From my own perspective in pathology, an optimal balance of quality and cost may need no more than checks on 1) qualifications and ongoing training through CPD. 2) Appropriate technical and medical oversight of internal QC. 3) Maintaining good scores in external technical and interpretive proficiency testing. 4) Periodic external oversight of these. Clinicians in other areas can develop this as appropriate to their situation.
A shortage of resources could be viewed as an opportunity to develop streamlined systems of assuring quality for patients without diminishing the lives of staff. Then publish strong evidence on how well they work. They may be superior.
1. Paris, C. Report: UK “Risk-Based” Healthcare Auditing Scheme Ineffective https://www.oxebridge.com/emma/report-uk-risk-based-healthcare-auditing-...
2. Anonymous. Weak evidence for ISO 9001 not being much good in hospitals https://isowatch.wordpress.com/2018/04/06/weak-evidence-for-iso-9001-not...
3. Pratt DJ. British Standard (BS) 5750 – quality assurance? Prosthetics and Orthotics International, 1995, 19, 31-36. http://www.oandplibrary.org/poi/pdf/1995_01_031.pdf
4. Stone, M. & Starkey, M. J Database Mark Cust Strategy Manag (2011) 18: 154. https://doi.org/10.1057/dbm.2011.18 http://www.palgrave-journals.com/dbm/journal/v18/n3/full/dbm201118a.html
5. Charlton, BG, Andras, P. Auditing as a tool of public policy: the misuse of quality assurance techniques in the UK university expansion. European Political Science 2002; 2, 24-35. http://citeseerx.ist.psu.edu/viewdoc/download?doi=10.1.1.580.8972&rep=re...
6. Seddon J. The case against ISO 9000 continues. https://vanguard-method.net/2016/01/the-case-against-iso-continues/
7. O’Connor, PDT. ISO 9000: Help or hoax? In In My Humble Opinion http://www.lulu.com/items/volume_67/113000/113721/6/print/imho5.pdf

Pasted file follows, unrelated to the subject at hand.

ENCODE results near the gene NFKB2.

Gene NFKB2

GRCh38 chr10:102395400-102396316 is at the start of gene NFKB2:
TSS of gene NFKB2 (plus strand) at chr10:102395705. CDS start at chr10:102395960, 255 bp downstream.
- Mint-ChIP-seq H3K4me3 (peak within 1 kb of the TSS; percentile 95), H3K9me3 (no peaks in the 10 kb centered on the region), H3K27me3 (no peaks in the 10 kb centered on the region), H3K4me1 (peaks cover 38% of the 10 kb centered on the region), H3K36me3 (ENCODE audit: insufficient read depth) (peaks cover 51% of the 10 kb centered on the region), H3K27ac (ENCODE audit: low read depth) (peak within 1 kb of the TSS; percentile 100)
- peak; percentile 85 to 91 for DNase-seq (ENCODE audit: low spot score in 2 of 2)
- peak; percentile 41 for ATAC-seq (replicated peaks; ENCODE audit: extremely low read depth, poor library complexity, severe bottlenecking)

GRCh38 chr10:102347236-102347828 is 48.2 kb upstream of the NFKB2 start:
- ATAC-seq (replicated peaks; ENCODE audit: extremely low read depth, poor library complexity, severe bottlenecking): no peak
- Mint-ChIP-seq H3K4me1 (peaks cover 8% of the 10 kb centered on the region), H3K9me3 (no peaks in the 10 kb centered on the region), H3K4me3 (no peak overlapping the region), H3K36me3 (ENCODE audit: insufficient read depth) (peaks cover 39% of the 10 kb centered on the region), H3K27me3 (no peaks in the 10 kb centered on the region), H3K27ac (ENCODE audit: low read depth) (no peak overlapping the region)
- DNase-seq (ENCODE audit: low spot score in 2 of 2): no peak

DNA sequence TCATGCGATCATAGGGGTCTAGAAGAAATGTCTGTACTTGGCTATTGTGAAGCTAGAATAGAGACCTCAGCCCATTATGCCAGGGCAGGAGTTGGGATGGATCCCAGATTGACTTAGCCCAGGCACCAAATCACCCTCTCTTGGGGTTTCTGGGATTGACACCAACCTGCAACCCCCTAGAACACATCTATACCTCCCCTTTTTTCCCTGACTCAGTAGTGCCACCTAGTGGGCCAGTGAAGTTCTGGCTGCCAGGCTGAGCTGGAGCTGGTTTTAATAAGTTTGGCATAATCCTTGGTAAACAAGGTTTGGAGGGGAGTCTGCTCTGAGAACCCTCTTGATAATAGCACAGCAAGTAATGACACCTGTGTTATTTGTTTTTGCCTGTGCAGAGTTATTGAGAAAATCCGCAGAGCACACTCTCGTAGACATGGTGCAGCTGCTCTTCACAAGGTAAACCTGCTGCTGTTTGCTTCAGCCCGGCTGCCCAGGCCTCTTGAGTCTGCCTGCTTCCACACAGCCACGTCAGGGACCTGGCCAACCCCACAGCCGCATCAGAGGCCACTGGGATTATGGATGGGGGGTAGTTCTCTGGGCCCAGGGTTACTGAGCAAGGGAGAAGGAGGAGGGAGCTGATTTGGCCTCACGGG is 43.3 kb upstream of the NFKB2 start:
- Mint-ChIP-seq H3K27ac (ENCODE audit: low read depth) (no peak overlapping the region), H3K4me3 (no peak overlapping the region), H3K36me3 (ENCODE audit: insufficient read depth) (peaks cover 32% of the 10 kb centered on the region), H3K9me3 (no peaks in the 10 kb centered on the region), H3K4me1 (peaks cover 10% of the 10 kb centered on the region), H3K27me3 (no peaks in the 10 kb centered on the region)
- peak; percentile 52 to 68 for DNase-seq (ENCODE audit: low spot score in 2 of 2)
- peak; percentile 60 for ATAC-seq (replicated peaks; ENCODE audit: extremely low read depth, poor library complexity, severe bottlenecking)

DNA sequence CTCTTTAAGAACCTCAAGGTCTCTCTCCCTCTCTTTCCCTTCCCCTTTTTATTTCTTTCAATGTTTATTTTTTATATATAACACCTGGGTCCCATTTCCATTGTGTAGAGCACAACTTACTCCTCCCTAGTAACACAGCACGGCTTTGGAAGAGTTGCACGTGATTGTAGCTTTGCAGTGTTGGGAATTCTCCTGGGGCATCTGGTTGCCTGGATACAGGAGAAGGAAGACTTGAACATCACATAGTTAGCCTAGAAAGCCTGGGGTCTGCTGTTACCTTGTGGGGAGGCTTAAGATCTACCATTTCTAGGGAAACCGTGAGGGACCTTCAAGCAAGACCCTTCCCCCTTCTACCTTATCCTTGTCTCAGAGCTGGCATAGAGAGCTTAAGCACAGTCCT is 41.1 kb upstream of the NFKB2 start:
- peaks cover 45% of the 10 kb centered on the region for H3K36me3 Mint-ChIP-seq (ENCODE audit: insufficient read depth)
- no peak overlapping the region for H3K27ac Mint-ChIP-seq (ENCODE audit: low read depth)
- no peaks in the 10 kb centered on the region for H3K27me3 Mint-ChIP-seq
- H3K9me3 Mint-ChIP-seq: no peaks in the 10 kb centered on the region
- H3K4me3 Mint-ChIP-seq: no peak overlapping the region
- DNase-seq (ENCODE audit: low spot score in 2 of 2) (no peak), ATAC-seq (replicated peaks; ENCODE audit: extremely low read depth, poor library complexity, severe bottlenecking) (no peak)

8. Margaret McCartney: A summary of four and a half years of columns in one column. BMJ 2018;362:k3745. https://www.bmj.com/content/362/bmj.k3745
Competing interests: Quality manager for ISO 17025 accredited lab.
What if any was the role of the CQC in the tragic deaths of babies in Shrewsbury which occurred over several years? What was inspected?
Competing interests: No competing interests
The conclusion of this Report on the 'impact of CQC UK' is surprising, given that we in the low and middle income countries who are striving to set up health standards bodies, cite the CQC UK, amongst other Standards Bodies across the globe, as examples that countries in the low and middle income countries should emulate and learn from as they establish their own national standards bodies. Sadly, because the Report is restricted access we cannot see the full text to read about why the CQC inspections show 'little measurable impact' on services. We would also have liked to know the impact on other indicators like 'process' and 'outcome', etc.
We are also surprised at the conclusion of the CQC Report because it runs counter to other reports like the Systematic Review that we quote below:
'There is consistent evidence that shows that general accreditation programs improve the process of care provided by healthcare services. There is considerable evidence to show that general accreditation programs improve clinical outcomes of a wide spectrum of clinical conditions. There is also considerable evidence to show that accreditation programs of subspecialties improve clinical outcomes. Accreditation programs should be supported as a tool to improve the quality of healthcare services.
Impact of Accreditation on the Quality of Healthcare Services: A Systematic Review of the Literature | Request PDF. Available from: https://www.researchgate.net/publication/51539317_Impact_of_Accreditatio...
Competing interests: No competing interests